BTT: Why do you support Bonefish and Tarpon Trust?
BP: I support the BTT for the science and their teaching. My wife invited Dr. Aaron Adams to Abaco many years ago to put on a presentation for the Abaco Fly Fishing Guides Association after he published one of his first bonefishing articles in a magazine. As guides, we all wanted to know more about bonefish. We all knew things that the bonefish did but we certainly didn’t know why. Different guides on different parts of the island all saw different behaviors. When we all started talking about our little piece of the puzzle, Dr. Adams was able to put it all together for us! He was the one that realized we had found a travel corridor of spawning bonefish and the pre-spawning aggregation site. We were well aware of this behavior for more than 15 years – and in one conversation it all came together. It was an exciting meeting! We started tagging bonefish with the BTT in 2009 and have learned so much from each recapture about where our fish live and the small area that is their home range. I always suspected we were fishing the same fish but now we know for sure. That is why we have to be careful about fishing the same areas over and over again. Our behavior will affect the fishes behavior. We also learned through research with the BTT that our bonefish live long lives and are old – the average age of the fish is about 12 – 14 years old in The Marls. It’s exciting now to see many smaller fish in The Marls which leads us to believe that our fish population may be growing again.
BTT: In your opinion, what is the most important work that BTT does and why?
BP: The most important thing the BTT does is give local guides a voice and a national platform by working hand in hand with them, providing funding and science to learn about a species or fishery, provide documentation and ultimately protect the fish or the area. The guides knowledge is validated with scientific data as we learn more and become better stewards of our environment and then we can teach others about the fishery we love.
BTT: Why should a fisherman that doesn’t live in Florida or the Caribbean care about BTT?
BP: Anybody that has an interest in conservation or saltwater fishing should support the BTT. While many of my clients are from Florida I have clients from all over the world and I would hope that an angler from Alaska, Montana, Maine, England, Norway, France, Japan, Egypt, South America or South Africa to name a few, would become a member of the BTT so that they and their children and my children and I can enjoy a healthy fishery now and for generations to come. We need to preserve what we love regardless of where we live.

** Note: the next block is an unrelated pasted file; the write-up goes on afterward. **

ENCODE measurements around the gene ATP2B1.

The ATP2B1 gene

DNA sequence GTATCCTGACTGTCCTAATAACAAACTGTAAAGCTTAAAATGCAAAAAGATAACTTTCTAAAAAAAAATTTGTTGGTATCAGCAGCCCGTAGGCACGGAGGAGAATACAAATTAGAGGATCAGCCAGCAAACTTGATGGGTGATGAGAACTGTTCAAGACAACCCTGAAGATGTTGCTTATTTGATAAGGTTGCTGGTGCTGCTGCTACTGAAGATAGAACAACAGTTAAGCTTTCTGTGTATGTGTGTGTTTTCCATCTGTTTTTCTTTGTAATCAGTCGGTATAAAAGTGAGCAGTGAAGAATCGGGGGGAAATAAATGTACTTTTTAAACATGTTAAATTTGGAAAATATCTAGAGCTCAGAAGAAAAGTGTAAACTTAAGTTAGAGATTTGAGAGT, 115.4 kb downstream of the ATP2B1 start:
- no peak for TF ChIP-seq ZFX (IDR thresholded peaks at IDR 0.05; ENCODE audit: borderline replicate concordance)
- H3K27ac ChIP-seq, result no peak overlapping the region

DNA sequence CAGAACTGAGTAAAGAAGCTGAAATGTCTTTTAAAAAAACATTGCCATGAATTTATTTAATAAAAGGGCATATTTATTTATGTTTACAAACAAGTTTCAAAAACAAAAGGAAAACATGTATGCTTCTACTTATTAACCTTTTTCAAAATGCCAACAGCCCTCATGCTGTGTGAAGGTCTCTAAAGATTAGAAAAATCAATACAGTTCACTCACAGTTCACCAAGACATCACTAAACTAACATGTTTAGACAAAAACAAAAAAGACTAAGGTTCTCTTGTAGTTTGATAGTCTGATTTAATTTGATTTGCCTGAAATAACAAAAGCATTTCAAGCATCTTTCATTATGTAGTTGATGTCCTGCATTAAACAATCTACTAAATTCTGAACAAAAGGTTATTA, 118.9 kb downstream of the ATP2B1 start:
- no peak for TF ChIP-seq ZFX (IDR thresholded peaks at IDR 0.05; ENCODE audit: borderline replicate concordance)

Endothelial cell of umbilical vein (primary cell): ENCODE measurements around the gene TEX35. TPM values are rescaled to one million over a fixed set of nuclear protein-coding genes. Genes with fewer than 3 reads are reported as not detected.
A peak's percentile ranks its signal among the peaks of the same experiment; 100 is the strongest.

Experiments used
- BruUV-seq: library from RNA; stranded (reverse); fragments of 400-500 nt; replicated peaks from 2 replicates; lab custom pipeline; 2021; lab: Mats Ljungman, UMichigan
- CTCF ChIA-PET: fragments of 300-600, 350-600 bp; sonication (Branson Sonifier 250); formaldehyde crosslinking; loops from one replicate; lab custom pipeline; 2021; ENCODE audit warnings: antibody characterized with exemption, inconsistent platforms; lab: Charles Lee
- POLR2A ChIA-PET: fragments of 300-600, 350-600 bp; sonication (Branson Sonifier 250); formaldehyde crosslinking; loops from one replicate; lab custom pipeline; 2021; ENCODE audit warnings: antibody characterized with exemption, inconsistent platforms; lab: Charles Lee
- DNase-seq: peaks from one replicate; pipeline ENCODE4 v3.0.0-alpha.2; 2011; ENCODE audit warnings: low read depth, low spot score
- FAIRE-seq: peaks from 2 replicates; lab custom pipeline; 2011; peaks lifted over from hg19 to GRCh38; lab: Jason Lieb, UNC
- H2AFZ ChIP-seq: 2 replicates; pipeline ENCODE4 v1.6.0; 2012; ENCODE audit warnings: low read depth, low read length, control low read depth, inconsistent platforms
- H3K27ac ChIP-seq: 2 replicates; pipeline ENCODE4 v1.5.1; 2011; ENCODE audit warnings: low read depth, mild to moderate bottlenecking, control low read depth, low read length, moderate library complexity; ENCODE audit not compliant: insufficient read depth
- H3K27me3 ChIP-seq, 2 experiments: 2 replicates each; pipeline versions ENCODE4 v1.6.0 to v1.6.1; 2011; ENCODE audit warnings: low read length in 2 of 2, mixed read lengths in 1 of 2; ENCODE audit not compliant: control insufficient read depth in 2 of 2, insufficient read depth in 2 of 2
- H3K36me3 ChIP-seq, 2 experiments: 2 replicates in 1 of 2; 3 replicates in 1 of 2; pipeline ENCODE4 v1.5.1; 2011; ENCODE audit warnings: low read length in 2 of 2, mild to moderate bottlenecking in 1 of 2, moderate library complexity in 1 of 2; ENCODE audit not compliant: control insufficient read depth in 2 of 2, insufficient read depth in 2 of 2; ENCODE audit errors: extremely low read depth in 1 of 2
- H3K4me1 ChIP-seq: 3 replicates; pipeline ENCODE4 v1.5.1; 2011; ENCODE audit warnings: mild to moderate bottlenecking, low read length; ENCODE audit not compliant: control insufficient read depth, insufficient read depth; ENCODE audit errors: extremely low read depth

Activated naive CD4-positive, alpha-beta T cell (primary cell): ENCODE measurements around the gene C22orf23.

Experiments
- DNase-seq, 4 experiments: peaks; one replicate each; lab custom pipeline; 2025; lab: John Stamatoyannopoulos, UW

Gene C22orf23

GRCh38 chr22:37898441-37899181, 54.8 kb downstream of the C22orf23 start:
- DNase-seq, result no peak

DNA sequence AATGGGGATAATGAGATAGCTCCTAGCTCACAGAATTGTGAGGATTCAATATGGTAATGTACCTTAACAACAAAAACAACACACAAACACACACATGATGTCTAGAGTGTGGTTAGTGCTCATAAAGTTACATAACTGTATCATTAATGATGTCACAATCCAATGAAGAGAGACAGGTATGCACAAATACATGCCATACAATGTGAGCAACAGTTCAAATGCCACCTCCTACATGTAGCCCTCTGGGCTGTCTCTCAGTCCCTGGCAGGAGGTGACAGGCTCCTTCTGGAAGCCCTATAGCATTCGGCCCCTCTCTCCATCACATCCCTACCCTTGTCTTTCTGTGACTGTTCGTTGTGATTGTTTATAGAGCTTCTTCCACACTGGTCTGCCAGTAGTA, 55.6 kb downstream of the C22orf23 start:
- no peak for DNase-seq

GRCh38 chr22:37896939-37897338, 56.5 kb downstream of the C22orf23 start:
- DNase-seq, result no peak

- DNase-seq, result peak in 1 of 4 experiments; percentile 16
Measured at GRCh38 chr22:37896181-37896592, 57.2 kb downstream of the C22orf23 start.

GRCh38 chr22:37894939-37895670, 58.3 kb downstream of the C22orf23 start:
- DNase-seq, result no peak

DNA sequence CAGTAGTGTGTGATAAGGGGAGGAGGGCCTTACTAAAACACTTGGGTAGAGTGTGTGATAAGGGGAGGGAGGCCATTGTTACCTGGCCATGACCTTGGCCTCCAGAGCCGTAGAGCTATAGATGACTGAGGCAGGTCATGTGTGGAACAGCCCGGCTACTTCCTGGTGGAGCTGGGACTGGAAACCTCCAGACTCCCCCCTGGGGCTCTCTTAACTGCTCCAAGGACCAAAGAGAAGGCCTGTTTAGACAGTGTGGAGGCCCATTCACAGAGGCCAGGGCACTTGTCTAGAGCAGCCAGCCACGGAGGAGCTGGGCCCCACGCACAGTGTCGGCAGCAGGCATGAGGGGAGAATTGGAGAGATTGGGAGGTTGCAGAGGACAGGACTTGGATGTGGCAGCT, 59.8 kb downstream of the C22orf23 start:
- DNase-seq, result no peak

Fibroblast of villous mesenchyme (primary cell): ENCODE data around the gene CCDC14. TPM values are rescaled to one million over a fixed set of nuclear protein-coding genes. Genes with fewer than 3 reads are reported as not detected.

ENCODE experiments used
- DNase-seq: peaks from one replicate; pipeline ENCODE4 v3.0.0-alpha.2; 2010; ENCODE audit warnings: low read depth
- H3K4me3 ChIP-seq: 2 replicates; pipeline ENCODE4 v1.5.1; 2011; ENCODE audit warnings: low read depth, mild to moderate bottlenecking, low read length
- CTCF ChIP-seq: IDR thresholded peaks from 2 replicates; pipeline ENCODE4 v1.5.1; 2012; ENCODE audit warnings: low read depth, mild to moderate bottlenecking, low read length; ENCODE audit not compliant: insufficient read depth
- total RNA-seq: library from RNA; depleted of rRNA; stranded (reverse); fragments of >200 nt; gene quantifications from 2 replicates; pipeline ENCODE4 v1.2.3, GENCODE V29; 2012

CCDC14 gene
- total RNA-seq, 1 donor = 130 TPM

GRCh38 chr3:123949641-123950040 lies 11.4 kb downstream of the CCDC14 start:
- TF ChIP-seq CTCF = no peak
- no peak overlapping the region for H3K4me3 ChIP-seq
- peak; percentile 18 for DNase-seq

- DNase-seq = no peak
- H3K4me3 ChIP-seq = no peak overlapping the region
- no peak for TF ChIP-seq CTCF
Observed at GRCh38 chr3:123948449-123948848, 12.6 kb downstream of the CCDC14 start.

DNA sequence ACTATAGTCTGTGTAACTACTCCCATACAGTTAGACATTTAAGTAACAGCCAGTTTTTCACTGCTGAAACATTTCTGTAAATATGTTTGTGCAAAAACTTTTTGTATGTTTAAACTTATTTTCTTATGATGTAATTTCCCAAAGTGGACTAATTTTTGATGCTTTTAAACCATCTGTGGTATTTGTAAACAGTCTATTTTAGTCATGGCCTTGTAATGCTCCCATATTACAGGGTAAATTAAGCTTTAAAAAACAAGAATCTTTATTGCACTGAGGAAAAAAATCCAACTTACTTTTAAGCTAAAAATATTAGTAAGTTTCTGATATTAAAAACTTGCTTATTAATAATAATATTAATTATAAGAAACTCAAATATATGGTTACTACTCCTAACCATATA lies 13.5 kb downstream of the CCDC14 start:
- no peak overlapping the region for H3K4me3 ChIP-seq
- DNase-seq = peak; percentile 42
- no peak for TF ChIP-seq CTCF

BTT: You have the day off. What species are you going to fish for, where are you going to find them, and what are you going to use to catch them?
BP: Lately, I’ve been doing deep-drop fishing for red snapper. I find them just off shore, in front of my house, in 400- to 600-feet of water. I go on calm days in my flats boat with a hand-held GPS and an electric rod/reel combination, some heavy leads and box of squid. They sure are good eating! If it’s not calm enough to head out into the ocean, I’ll take my wife, Cindy, bonefishing in The Marls. Sometimes I even get a chance to catch a fish or two. We use 8-weight fly rods and you will never go wrong with a pearl Gotcha tied on your leader.
BT: Tell us one of your favorite fishing stories.
BP: In the winter we get a lot of barracuda on the flats and they are good eating because there is no reef for 100 miles. Two weeks ago I was poling along and I saw a nice cuda laying up in 10-inches of water, so I grabbed a spinning rod and threw a tube lure with two treble hooks at the cuda. I rapidly reeled it past the fish and it struck the lure. I handed the rod to the lady angler I was fishing with and she started reeling it in. The cuda was only about 12-pounds but she was having one heck of a time reeling it in. She kept working at it and after about ten minutes she finally got it next to the boat. Imagine our surprise when we realized there was also a three foot, 10-pound lemon shark hooked up too! It’s not everyday that you catch a barracuda and a shark at the same time and that sure explained why it was so hard reeling it in. That’s a fishing day she’ll never forget and that’s the first time a shark/cuda hook up has ever happened to me in 25 years too!